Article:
Eulogy by Michael
My mother had many names in her life. Her Hebrew name was Rivka and formally she was Rebecca,
but everyone knew her as Becky, Betty,or “Mrs. B.” throughout her life. We added a few names as the years went by, including Grandma and Grandma “Skabetty,” but for me, she was always Mom.
Mom was one of seven children, part of a close-knit family that supported each other in a way that was extraordinary. As each child became old enough to contribute to the family, they went to work, often while still in school. Mom thought she could help the family best by going to business college to learn “keypunch” technology. She finished the course at the age of 18, having graduated early from high school, and was sent to Boeing to apply for a job. The only shift available was “graveyard,” and it was considered unsuitable for a young woman to take those hours. But, she convinced Boeing otherwise, and took the job. She did so well in her job, that Boeing sent her to “IBM” school to learn more skills.
Mom worked her way up the ladder, and by the end of World War II she was on the swing shift, then the day shift and head of her department.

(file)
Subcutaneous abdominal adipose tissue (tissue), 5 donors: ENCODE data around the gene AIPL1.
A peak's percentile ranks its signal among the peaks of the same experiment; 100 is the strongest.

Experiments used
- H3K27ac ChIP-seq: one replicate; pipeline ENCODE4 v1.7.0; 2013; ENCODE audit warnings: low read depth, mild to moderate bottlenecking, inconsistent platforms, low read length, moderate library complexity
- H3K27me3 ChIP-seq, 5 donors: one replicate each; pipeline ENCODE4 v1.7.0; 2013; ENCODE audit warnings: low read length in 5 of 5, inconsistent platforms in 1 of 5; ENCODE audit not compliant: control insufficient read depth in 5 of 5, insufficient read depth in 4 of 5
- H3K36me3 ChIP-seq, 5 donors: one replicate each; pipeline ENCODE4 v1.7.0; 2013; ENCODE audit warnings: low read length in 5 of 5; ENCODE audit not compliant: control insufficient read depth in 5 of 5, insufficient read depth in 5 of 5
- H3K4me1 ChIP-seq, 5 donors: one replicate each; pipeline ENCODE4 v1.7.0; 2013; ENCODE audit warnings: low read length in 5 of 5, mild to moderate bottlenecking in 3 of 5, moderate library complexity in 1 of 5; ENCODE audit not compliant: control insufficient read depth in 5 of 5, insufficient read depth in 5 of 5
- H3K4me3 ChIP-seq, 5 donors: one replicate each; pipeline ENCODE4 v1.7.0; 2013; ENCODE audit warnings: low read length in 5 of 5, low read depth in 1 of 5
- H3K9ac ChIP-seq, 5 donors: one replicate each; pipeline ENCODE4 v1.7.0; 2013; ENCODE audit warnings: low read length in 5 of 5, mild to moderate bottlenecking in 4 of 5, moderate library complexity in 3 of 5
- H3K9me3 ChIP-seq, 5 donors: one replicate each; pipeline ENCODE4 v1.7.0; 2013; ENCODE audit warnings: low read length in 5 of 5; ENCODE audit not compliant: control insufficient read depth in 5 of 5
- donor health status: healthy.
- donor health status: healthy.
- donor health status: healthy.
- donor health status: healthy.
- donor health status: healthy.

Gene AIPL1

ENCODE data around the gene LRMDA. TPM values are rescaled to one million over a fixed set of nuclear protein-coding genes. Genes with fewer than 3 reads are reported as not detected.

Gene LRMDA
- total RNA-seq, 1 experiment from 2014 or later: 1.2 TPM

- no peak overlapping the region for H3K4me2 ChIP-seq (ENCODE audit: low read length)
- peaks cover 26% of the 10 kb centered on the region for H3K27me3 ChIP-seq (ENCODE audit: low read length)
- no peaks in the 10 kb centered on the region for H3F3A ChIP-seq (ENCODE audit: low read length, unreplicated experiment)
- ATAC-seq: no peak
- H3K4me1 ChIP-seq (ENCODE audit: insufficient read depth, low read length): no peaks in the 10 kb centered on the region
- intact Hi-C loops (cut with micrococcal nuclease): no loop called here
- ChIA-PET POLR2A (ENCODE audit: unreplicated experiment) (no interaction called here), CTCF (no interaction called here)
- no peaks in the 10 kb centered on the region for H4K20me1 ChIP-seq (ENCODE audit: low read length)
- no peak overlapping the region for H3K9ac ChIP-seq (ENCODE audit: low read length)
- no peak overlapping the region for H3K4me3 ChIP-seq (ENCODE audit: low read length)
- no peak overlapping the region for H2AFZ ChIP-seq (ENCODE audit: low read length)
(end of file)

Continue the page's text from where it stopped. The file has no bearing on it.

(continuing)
Mom joined a young Jewish singles organization and that's where she met Dad. They courted, then
married, and Mom continued to work at Boeing until she became pregnant with my sister, Gae. But, she must have always wanted to work, because one day, she asked my Dad what sort of papers he was processing after a long day repairing televisions. When Dad showed her what he was working on, she said “I can do that,” and she did for the next 50 years. Thus began a true partnership of family and business.
Though Mom ran her household, and assisted my Dad with the business, she always made time for